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Increased mobility heralds the rise of elance workers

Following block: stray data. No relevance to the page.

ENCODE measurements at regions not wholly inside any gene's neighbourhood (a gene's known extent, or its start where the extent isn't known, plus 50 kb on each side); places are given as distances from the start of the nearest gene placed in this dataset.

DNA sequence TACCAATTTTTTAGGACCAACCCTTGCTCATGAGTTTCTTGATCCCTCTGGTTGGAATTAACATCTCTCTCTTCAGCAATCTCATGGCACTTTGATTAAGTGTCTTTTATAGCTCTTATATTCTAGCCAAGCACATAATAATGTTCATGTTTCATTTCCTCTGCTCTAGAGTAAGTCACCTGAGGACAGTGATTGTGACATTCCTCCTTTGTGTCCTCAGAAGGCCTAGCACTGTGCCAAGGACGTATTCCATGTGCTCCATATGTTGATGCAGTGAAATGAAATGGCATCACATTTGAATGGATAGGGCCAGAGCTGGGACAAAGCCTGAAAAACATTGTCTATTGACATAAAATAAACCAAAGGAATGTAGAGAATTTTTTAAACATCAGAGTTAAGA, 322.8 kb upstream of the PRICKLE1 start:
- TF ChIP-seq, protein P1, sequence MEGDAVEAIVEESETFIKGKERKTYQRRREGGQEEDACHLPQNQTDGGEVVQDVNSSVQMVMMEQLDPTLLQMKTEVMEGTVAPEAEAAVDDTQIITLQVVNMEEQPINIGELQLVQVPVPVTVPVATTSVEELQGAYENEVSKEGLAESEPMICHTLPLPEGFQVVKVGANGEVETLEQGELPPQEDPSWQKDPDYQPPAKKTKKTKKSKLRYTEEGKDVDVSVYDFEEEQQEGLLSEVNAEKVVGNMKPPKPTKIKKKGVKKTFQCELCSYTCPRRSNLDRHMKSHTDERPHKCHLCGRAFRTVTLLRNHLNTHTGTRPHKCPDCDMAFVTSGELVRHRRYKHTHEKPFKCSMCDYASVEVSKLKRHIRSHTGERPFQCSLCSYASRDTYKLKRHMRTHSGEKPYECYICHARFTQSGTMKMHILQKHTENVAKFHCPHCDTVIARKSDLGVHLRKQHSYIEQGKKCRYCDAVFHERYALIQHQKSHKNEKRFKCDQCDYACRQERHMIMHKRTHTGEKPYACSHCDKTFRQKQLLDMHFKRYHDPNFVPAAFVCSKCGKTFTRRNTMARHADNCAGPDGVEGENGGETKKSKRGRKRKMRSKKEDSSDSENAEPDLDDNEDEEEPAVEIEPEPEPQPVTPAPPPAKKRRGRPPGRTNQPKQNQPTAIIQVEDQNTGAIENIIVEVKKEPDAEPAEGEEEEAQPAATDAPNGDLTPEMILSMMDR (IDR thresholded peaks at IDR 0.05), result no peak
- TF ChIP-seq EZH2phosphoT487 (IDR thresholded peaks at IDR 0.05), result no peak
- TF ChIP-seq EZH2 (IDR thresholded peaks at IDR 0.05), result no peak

first_img Comments are closed. Increased mobility heralds the rise of elance workersOn 10 Apr 2001 in Personnel Today Fundamental shifts in our socialand economic landscape are producing seismic changes in the world of work. The facts speak forthemselves – by 2006, according to the Henley Centre for Forecasting, just lessthan a third of the population will be working from home, and if we include themobile worker, the figures are greater still. Already, 46 per cent of businesspeople have an office or work area in their home.These new ways ofworking are producing a breed of Internet-enabled mobile worker – the elancer.The typical elancer works from home and is most likely to be self-employed. Buttomorrow’s elancer may be a mobile worker and, increasingly, is likely to be avirtual employee. Interestingly, HR professionals – being knowledge workers –have this way of working open to them.As elancing moves intothe mainstream, it poses new managerial challenges. Businesses such as Orangehave understood the implications of the emerging landscape, running marketingcampaigns on the virtues of “wirefree working”, with advertstraplines focusing on teamwork even when colleagues are miles apart. Technology ispresented as the great liberator, enabling people to work flexibly wherever,whenever and however they choose.But organisations needto be mindful that they do not rely on the technology fix to solve what isessentially a people problem. Elancentric’s researchsuggests that “virtual employees” can often find the elancingexperience isolating unless attempts are made to bring them into the lifebloodof the organisation. It is too easy for the elancer to view their relationshipwith their organisation as “virtual” in practice as well as in name. For managers, regularcontact is a must. E-mail is a vital tool, and intranets are essential forcommunity-building as they facilitate the free exchange of ideas, rendering theboundaries between employee, freelancers and consultants less clear cut.Technology is alsogreat for communication, but it can never replace face-to-face contact. Managers must bewareof using technology to avoid problems. If there is tension building, e-mail canmask or bring conflict to the surface in a damaging way. It can be aggressive –whether passive or confrontational. So it is vital that colleagues pick up thephone. Remote management canbe even more challenging when the manager is an elancer or virtual worker. Butthere are advantages. Managers, like the elancers they manage, can reallyempathise with their daily challenges and thus handle the team moreeffectively. Organisations alsoneed to find ways of harnessing the creativity and involvement of freelancersand consultants. They need to experiment with ways of bringing them into theorganisational ethos, and giving them a stake. Employment agency Springintroduced a share options scheme for freelancers.At the moment, theelancer’s experience is marginal to the organisational culture. In tomorrow’sorganisation they will be fully integrated into business culture. Until then, HRmanagers might like to pioneer the trend and embrace the elance way of working.The experience will certainly give them a quick fix on the challenges as wellas the advantages, and render them better equipped to train and coach theirpeers into harnessing the human potential of their elancers as effectively asthe head office team.Helen Wilkinson isfounder of www.elancentric.com abusiness community for elancers and elance-oriented organisations Related posts:No related photos. Previous Article Next Articlelast_img read more

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